If you’ve got a steady income, you can keep property that might otherwise be at risk, such as a car or mortgaged house. But instead of ordering that your assets be sold to pay creditors, the court will approve a repayment process called a “wage earner’s plan” that allows your future income to be used to pay your debts over a period of 3-5 years.
In order to qualify for Chapter 13, you can’t have more than a certain amount of debt. That limit stood at $419,275 of unsecured debt (such as credit card debt) and $1,257,850 of secured debt (such as a mortgage or car loan) as of 2021.
If you are approved for Chapter 13 bankruptcy but fail to abide by your repayment plan, the bankruptcy doesn’t disappear from your credit history. On the contrary, it will stay on your credit report for seven to 10 years, just as it would if you had completed the terms of your bankruptcy.
Is bankruptcy the best option for you? The answer to that question depends on your situation and a variety of factors such as medical bills, collection accounts, foreclosures and liens. It is best to speak to a bankruptcy attorney.
One alternative to bankruptcy is asking for a debt settlement. It’s a process that involves appealing to creditors for a chance to resolve your debt in exchange for making a lower payment.
To do so, you should write a debt settlement letter that includes why you can’t pay off the debt in full, what amount you’re offering instead, and what you expect from the creditors if they accept. It’s a good idea to have saved up the money for your proposed settlement before you send the letter.
Credit counseling can be an alternative to bankruptcy. Credit counselors can proactively help you make better financial decisions and manage your money more effectively. They can also help you decide whether bankruptcy is the right choice given your financial situation and how it might affect your finances and your credit. If you do decide to declare bankruptcy, credit counselors can help you develop better financial habits so you don’t wind up back in the same place again.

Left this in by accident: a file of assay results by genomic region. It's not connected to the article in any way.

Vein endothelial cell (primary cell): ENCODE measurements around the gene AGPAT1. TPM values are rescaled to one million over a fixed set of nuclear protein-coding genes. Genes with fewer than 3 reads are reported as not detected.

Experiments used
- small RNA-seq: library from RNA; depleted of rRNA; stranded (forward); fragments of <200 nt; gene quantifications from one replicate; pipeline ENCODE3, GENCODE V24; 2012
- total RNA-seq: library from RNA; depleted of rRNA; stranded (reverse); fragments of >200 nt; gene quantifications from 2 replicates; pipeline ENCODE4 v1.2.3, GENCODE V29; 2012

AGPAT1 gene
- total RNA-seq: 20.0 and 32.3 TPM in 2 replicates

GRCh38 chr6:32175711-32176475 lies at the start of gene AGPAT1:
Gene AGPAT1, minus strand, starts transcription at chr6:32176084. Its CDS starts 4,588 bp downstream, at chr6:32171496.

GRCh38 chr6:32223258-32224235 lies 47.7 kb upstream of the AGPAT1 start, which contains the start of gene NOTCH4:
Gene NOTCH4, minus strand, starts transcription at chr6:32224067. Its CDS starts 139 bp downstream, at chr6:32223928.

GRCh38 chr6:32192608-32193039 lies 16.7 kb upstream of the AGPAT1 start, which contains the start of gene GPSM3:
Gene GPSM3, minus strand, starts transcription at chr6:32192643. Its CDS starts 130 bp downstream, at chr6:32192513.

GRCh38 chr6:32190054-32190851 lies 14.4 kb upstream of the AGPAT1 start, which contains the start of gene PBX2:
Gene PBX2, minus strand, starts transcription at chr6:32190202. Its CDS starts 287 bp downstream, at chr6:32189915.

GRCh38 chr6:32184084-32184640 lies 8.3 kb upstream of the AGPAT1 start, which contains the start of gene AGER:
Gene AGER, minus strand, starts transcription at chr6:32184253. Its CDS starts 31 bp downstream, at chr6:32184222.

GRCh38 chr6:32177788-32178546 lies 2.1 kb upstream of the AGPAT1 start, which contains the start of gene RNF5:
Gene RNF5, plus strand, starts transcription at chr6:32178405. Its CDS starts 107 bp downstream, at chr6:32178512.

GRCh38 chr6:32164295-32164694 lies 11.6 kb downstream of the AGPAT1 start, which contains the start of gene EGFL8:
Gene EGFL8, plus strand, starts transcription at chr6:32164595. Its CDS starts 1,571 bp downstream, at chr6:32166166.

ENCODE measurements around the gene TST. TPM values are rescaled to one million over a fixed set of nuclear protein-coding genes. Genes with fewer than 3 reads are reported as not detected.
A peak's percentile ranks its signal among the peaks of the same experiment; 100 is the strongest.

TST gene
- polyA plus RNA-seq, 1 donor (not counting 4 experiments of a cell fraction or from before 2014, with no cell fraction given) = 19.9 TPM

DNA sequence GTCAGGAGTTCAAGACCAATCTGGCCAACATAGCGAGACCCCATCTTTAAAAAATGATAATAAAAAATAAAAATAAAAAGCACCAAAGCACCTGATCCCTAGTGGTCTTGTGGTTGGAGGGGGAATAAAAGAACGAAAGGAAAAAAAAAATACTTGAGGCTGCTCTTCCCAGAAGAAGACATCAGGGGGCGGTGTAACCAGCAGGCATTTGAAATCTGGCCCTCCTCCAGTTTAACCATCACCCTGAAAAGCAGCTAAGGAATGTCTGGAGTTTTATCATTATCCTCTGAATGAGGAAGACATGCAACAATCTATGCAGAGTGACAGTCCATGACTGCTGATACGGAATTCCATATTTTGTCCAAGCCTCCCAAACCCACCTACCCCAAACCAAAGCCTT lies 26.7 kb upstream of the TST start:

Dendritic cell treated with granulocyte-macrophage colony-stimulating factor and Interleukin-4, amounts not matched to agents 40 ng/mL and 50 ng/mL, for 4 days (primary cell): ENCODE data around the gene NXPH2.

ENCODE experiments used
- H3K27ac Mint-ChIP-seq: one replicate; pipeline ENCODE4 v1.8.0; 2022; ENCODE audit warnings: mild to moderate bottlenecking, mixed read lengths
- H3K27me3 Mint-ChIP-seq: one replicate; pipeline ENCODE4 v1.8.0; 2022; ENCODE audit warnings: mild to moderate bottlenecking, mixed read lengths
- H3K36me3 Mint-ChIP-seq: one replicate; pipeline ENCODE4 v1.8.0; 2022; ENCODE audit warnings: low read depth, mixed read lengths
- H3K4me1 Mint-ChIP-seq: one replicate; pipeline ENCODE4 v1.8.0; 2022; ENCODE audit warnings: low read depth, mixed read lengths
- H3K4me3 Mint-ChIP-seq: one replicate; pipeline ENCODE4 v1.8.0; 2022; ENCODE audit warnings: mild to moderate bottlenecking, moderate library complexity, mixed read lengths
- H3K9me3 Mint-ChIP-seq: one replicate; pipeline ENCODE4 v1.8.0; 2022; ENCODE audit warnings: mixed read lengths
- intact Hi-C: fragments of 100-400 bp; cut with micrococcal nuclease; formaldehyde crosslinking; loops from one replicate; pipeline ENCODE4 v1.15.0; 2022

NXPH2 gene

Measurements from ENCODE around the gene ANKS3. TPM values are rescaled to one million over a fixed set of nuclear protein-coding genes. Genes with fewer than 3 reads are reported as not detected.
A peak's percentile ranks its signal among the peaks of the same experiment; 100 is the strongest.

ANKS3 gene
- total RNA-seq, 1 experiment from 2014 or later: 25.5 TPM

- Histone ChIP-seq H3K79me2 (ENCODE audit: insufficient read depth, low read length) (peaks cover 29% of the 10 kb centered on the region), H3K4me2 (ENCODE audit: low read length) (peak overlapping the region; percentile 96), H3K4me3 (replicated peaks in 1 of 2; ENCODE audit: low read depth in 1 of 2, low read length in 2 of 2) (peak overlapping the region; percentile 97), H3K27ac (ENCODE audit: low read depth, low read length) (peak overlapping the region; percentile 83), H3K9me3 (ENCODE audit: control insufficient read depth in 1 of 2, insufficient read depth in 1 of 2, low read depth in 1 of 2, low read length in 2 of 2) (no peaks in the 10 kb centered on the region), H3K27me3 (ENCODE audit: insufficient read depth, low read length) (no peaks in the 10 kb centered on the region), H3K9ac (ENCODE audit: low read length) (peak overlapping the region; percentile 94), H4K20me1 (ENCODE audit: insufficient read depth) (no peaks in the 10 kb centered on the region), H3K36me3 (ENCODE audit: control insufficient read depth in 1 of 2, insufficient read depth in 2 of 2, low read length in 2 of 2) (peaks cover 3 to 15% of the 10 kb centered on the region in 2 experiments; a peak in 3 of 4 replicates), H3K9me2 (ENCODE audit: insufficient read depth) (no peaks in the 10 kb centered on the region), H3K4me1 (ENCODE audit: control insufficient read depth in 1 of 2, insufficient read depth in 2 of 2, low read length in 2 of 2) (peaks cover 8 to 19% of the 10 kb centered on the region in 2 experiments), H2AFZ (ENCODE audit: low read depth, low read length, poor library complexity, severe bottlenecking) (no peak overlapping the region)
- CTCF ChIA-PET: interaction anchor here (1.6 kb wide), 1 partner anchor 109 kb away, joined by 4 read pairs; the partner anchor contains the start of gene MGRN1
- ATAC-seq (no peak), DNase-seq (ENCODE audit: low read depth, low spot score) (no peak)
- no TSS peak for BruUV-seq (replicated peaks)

They offer a range of services including debt management plans, credit report reviews, foreclosure prevention, and tips on small-business financing.
If you’ve considered filing for bankruptcy, reducing lifestyle expenses may not be enough to keep you from doing so. However, it is worth evaluating where you can cut costs and if there are opportunities to increase your income.
Creating a streamlined budget that dispenses with luxuries is one step you can take. Examine automatically renewing subscriptions and cancel them. Do you really need that streaming service? Do you need to go out to dinner or get fast food so often? Can you manage car expenses by driving less?
If you have assets, like a home or car, you can consider selling them to raise cash or remove debt obligations such as an auto loan or mortgage. Refinancing is another option. However, if you have bad credit, you may not qualify to refinance your home under favorable terms. And if you make money on the deal, it will likely go to creditors if you’ve filed for Chapter 7.
Self customers can find guidance through SpringFour, which directs users to local financial resources that can help with utility savings, student loan counseling, health insurance, food, savings, down payment resources, employment services, and other areas, too.
Assistance from government sources can also help. The U.S. government offers programs to help with medical and prescription costs, your home energy bills, and paying for your telephone service. Rental assistance and other help related to the COVID-19 crisis are also available.
As mentioned above, there are also federal income-based student loan repayment plans that you may qualify for to reduce monthly student loan payments.
Charitable organizations like the Red Cross, National Assistance League, Operation Round Up (to help with utility bills), and Salvation Army may also be able to provide help.
Some debt, such as medical debt, is simply unavoidable. For large debts, see if it’s possible to negotiate payment plans with low or no interest.
When it comes to medical debt, you may be able to set up an interest-free payment plan with your provider. Some medical providers offer reduced payment plans or forgive some of the debt that low income individuals owe.
If you’ve had a costly medical procedure, you should consider asking for a line-item bill since providers may batch-charge for a set of medical procedures, some of which you may not have received. Simple steps like requesting a line-item bill from your hospital stay and disputing any charges you don’t recognize can shave thousands off your medical costs.
Those are some of the bankruptcy basics in a nutshell. Depending on your situation, a bankruptcy filing can benefit you, but there are disadvantages to filing for bankruptcy as well. It’s important to weigh the pros and the cons in light of how much you owe, your ability to repay, and your other options, before making a decision.
Once you file for bankruptcy, there’s no turning back. A bankruptcy will stay on your credit history for seven to 10 years. But it also means you can look to the future, with an eye toward rebuilding your credit without the added stress of a heavy debt burden.